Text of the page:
It wasn't supercharged or super-inducted, or super-anything, just restored and proper. Everything worked correctly and it was a beauty. I've spent the last six months online seeing if it appears anywhere.

I guess what I'm saying is, if you want the British sports car experience, love the low throaty exhaust note of a straight-six, want a little more cockpit room than a Miata, and BEST OF ALL, not be one of the thousands of gray-haired gentlemen I see every weekend cruising on the Blue Ridge Parkway in their Miatas, look for a reliable TR6 or TVR that is good enough to be a weekend driver.

Please note, I love driving the Miata and I certainly don't want to discourage Mark from exploring that avenue, but when we get to be 50 we have only so many garage bays left to muss up. You know?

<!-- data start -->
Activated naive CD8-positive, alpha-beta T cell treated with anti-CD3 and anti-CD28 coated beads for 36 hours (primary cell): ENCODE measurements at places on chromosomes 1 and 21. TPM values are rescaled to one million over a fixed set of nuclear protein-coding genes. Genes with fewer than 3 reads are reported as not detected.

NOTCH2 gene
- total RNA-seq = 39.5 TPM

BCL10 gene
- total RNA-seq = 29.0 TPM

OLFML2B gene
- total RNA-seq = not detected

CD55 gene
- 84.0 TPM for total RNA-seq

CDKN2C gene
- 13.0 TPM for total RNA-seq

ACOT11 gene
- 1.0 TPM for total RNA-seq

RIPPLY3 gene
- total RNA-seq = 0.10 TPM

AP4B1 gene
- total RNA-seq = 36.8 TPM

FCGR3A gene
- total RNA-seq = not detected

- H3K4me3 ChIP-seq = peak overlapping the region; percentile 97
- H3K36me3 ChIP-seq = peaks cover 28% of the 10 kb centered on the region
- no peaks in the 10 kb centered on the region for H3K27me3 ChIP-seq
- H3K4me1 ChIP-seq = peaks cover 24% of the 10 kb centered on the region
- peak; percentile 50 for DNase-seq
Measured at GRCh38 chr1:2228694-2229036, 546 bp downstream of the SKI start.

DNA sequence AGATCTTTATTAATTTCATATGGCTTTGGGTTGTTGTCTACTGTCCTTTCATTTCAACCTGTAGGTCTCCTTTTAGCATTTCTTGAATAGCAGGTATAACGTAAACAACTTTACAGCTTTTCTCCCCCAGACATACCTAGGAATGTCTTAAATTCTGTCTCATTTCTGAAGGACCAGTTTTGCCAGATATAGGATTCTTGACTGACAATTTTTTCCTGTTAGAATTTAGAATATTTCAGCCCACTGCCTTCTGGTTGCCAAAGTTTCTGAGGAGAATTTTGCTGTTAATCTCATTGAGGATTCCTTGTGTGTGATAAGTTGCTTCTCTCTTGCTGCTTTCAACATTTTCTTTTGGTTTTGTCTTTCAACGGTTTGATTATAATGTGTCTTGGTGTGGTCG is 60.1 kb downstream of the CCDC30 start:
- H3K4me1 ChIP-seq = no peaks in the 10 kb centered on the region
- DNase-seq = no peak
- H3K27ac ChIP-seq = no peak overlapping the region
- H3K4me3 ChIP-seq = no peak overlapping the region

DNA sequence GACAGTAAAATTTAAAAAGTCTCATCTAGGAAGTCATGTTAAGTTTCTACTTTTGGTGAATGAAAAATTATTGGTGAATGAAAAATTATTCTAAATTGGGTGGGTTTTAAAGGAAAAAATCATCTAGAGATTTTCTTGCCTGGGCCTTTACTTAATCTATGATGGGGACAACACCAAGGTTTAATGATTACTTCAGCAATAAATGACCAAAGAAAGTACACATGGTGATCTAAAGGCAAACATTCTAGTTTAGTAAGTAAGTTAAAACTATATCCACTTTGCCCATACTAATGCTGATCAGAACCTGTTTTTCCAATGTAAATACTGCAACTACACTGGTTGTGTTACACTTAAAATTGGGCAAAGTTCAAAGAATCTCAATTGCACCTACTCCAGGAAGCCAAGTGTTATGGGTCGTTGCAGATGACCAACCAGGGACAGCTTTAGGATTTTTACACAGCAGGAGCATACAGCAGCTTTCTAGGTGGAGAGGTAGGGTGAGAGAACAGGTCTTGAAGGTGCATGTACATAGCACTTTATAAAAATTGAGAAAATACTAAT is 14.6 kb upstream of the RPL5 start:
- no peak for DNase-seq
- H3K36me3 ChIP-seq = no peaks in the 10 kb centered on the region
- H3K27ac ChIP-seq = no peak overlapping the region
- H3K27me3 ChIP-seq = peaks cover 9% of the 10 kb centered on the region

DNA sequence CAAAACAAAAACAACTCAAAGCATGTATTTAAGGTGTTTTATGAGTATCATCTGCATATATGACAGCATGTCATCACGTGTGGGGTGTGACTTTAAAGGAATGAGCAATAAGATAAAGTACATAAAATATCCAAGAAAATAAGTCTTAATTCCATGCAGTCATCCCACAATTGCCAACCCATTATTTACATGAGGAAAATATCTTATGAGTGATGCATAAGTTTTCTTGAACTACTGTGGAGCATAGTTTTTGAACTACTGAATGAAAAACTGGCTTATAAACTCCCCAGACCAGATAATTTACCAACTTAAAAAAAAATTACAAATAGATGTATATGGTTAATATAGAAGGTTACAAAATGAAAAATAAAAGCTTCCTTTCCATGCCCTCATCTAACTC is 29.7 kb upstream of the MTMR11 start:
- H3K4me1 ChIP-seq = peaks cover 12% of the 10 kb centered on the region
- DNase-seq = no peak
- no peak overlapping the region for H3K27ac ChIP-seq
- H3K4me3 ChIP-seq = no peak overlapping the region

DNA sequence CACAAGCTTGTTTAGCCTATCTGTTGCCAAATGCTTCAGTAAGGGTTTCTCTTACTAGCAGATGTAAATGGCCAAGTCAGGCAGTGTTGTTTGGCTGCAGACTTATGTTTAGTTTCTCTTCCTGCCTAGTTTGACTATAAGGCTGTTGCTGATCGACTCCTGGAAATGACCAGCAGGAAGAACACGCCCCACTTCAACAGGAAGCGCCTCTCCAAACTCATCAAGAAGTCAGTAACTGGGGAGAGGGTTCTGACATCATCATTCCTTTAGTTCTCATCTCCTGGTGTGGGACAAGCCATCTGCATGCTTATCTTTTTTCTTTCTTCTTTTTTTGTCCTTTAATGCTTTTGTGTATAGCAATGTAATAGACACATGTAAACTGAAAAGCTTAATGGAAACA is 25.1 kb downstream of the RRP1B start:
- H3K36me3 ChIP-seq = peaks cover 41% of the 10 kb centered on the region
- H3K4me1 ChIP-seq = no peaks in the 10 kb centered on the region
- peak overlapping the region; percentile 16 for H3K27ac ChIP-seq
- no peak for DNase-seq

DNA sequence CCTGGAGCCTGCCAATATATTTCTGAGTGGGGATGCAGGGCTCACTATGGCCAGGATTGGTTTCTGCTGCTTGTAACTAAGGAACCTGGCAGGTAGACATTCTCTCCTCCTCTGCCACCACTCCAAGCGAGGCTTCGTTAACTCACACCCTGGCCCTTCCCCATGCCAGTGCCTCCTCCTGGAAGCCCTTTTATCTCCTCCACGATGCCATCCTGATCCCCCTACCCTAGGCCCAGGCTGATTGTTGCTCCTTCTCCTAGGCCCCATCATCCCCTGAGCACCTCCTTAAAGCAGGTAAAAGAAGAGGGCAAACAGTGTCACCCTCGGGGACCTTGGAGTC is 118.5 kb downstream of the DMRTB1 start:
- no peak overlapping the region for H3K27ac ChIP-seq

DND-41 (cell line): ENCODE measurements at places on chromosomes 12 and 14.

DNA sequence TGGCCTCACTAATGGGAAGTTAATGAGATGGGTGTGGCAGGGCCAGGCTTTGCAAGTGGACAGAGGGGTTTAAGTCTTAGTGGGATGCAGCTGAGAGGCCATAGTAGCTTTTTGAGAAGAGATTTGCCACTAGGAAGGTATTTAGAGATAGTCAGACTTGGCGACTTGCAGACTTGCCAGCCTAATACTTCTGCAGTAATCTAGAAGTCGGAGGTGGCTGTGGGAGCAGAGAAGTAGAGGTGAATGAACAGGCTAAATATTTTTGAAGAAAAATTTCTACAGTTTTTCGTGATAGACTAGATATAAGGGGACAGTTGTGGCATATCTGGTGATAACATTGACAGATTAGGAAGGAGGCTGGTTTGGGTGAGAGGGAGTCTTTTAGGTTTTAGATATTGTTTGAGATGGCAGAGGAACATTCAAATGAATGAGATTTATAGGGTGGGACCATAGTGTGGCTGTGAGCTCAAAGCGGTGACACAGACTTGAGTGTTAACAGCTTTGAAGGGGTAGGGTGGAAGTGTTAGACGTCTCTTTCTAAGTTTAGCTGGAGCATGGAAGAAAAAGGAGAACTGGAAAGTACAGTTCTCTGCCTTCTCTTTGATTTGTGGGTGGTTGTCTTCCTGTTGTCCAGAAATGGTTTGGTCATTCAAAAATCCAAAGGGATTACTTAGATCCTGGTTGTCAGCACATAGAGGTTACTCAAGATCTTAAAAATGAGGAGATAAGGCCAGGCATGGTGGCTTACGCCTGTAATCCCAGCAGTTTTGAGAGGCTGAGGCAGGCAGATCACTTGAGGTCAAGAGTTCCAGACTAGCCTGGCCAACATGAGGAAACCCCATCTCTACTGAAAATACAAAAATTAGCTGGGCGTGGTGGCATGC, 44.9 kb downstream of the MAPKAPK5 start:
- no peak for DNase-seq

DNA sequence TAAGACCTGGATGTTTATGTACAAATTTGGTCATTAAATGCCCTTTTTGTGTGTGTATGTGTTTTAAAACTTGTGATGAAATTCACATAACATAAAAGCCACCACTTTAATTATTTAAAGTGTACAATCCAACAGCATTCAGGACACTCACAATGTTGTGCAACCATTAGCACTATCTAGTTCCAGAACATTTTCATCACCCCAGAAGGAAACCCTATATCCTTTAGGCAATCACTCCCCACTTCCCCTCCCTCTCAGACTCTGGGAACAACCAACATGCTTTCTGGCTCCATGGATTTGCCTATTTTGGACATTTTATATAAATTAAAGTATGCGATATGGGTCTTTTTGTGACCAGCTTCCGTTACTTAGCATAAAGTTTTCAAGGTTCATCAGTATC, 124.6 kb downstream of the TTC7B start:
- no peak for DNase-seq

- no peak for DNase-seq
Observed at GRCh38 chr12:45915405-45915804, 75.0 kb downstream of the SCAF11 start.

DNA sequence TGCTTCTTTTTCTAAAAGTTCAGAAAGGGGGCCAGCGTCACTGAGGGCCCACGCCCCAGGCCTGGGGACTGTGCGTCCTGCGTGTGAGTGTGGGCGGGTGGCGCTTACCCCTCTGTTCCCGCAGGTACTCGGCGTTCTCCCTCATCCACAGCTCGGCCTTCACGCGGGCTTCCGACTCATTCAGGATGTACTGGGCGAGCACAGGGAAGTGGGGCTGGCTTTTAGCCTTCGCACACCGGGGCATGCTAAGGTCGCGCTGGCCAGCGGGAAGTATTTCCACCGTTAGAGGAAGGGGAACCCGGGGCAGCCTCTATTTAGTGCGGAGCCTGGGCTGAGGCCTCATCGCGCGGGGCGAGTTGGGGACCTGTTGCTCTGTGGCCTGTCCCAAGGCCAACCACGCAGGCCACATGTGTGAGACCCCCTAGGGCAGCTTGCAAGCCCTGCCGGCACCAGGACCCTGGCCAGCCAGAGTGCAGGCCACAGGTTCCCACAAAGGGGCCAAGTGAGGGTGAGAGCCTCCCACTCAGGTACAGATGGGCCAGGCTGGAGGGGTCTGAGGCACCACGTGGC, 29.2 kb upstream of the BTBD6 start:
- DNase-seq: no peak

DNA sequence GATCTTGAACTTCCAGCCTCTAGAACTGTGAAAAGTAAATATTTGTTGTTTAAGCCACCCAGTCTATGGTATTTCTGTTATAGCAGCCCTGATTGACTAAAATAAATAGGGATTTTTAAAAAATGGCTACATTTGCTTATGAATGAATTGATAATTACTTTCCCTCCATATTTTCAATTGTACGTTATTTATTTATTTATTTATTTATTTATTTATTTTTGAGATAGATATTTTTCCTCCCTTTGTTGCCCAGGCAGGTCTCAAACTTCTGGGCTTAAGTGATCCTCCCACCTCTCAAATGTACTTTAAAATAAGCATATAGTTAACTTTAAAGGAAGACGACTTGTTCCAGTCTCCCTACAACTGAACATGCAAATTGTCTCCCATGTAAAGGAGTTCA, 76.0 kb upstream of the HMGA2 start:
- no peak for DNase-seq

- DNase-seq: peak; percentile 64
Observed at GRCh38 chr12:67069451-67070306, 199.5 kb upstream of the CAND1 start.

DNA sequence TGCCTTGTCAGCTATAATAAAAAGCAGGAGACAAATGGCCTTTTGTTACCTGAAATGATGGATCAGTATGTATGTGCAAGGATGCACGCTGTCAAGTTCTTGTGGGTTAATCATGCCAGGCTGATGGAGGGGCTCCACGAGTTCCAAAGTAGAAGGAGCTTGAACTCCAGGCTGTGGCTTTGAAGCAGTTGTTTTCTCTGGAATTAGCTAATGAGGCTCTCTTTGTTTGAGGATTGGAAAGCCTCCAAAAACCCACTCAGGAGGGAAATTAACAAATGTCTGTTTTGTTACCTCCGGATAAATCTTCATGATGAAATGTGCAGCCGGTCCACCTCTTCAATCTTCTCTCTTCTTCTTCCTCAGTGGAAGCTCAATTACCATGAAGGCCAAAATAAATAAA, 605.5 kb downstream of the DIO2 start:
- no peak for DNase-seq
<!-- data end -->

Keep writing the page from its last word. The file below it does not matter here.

NCtim

NCtim
NCtim New Reader
9/24/10 8:52 p.m.

In reply to KaptKaos:

Talk of spanners and British cars go very well in the same sentence IMHO. I can't begin to tell you how many original British service manuals I've read over the last 35 years that never mention something called a "wrench."

There was always a specific reference to a particular spanner number required for the procedure but never any mention of a "wrench."

Wrench is a word that conjures thoughts of brute force and British cars need a tender, loving touch.

Just like the lady who enjoys the Sunday outing in a drop top on a deserted winding road through the mountains or foothills.

Just saying in my old-fashioned way.